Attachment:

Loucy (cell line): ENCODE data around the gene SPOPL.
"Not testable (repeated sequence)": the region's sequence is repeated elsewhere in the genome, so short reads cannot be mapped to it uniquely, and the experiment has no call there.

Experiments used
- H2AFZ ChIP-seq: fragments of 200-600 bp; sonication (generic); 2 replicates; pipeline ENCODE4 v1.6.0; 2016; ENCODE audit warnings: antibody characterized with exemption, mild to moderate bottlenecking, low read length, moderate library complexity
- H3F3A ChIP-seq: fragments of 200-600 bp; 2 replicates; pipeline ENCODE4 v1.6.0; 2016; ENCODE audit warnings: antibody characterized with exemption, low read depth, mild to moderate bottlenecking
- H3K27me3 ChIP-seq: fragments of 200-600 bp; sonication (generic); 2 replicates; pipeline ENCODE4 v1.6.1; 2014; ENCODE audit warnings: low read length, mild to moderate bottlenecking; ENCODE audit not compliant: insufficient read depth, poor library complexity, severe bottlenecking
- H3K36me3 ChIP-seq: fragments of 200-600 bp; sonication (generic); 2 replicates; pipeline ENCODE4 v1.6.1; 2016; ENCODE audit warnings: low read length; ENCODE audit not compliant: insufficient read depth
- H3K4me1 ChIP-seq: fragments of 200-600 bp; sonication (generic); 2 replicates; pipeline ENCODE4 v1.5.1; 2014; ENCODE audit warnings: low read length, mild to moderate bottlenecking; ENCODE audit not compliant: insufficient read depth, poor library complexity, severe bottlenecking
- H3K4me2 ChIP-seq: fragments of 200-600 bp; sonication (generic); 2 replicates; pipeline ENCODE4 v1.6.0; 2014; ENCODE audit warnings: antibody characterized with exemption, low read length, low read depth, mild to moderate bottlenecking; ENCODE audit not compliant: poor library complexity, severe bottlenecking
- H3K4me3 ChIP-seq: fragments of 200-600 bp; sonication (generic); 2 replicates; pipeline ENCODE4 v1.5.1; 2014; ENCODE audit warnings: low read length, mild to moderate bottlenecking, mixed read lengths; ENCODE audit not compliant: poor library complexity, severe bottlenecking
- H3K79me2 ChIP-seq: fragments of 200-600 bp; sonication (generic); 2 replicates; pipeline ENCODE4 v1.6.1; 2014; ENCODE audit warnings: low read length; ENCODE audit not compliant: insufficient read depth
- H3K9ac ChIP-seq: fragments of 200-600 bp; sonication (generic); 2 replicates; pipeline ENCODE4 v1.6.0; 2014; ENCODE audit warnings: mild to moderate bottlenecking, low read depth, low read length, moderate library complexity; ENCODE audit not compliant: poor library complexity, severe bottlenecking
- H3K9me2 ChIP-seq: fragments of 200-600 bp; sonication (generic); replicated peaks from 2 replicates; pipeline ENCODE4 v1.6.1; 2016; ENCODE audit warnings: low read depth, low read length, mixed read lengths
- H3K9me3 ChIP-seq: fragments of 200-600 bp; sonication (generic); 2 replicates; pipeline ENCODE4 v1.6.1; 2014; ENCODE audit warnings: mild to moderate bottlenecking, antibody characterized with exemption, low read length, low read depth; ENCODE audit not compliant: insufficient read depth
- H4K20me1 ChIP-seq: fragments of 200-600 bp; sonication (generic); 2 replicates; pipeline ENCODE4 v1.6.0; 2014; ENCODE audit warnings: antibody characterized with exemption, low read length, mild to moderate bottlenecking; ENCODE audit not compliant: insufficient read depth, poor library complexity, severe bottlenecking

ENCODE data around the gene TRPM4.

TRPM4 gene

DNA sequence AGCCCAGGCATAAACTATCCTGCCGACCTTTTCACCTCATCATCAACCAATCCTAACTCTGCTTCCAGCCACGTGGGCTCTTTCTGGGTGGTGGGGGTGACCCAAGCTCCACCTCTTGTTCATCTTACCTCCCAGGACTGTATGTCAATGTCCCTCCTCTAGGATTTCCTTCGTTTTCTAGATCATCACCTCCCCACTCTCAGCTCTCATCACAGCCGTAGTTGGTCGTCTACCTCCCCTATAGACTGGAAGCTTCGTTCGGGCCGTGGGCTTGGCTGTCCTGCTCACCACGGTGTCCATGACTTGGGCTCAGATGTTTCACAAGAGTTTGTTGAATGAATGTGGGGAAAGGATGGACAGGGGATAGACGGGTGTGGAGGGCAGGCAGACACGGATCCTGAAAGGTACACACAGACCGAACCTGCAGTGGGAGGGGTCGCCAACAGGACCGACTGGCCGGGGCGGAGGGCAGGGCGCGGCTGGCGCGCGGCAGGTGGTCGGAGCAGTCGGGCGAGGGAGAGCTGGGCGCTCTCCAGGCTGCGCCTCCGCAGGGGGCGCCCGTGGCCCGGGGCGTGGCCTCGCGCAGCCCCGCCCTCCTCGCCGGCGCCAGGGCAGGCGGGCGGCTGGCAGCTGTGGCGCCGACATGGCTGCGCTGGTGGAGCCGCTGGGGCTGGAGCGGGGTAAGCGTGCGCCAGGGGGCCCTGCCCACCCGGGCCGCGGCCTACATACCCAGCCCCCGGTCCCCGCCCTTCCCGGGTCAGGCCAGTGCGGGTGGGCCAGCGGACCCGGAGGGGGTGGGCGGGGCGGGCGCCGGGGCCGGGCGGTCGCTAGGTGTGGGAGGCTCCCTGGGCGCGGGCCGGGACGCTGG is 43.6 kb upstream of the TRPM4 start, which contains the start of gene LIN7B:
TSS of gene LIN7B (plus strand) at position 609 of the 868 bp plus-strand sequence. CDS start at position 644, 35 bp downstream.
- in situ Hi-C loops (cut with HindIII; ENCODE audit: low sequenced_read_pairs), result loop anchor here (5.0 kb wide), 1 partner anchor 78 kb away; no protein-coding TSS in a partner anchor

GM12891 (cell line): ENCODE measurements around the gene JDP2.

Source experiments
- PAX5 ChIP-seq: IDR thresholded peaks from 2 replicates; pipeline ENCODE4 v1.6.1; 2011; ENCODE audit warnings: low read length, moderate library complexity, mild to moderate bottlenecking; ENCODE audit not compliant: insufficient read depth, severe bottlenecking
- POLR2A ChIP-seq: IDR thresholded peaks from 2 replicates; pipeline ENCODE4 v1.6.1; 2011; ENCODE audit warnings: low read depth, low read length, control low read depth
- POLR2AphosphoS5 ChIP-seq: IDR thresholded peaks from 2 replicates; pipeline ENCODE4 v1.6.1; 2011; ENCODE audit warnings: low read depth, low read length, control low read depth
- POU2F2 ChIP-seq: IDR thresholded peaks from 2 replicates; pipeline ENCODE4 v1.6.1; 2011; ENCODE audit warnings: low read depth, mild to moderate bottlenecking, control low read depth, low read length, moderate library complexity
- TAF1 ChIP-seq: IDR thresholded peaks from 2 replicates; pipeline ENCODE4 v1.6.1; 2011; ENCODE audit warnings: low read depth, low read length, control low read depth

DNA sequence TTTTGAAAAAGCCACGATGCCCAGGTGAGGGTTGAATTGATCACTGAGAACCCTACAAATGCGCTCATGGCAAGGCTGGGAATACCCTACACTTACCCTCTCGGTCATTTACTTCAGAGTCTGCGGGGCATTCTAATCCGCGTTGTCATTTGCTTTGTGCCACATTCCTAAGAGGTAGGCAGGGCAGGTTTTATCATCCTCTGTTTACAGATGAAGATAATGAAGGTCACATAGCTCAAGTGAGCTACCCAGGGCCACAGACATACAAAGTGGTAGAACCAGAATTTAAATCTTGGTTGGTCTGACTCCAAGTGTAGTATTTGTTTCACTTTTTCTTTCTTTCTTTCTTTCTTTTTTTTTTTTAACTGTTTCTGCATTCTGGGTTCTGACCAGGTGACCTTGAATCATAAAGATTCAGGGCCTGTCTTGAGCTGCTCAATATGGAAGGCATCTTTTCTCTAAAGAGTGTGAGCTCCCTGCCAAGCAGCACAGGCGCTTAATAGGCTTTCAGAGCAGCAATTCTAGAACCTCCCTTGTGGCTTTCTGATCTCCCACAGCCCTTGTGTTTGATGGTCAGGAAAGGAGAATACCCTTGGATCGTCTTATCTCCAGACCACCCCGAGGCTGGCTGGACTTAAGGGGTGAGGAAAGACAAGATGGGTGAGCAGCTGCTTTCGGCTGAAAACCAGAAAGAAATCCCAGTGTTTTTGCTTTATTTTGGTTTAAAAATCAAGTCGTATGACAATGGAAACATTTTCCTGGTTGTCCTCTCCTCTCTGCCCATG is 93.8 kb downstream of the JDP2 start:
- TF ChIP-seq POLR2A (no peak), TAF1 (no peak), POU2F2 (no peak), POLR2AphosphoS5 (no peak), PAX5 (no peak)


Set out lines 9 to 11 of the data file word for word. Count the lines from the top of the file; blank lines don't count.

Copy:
- H3K4me2 ChIP-seq: fragments of 200-600 bp; sonication (generic); 2 replicates; pipeline ENCODE4 v1.6.0; 2014; ENCODE audit warnings: antibody characterized with exemption, low read length, low read depth, mild to moderate bottlenecking; ENCODE audit not compliant: poor library complexity, severe bottlenecking
- H3K4me3 ChIP-seq: fragments of 200-600 bp; sonication (generic); 2 replicates; pipeline ENCODE4 v1.5.1; 2014; ENCODE audit warnings: low read length, mild to moderate bottlenecking, mixed read lengths; ENCODE audit not compliant: poor library complexity, severe bottlenecking
- H3K79me2 ChIP-seq: fragments of 200-600 bp; sonication (generic); 2 replicates; pipeline ENCODE4 v1.6.1; 2014; ENCODE audit warnings: low read length; ENCODE audit not compliant: insufficient read depth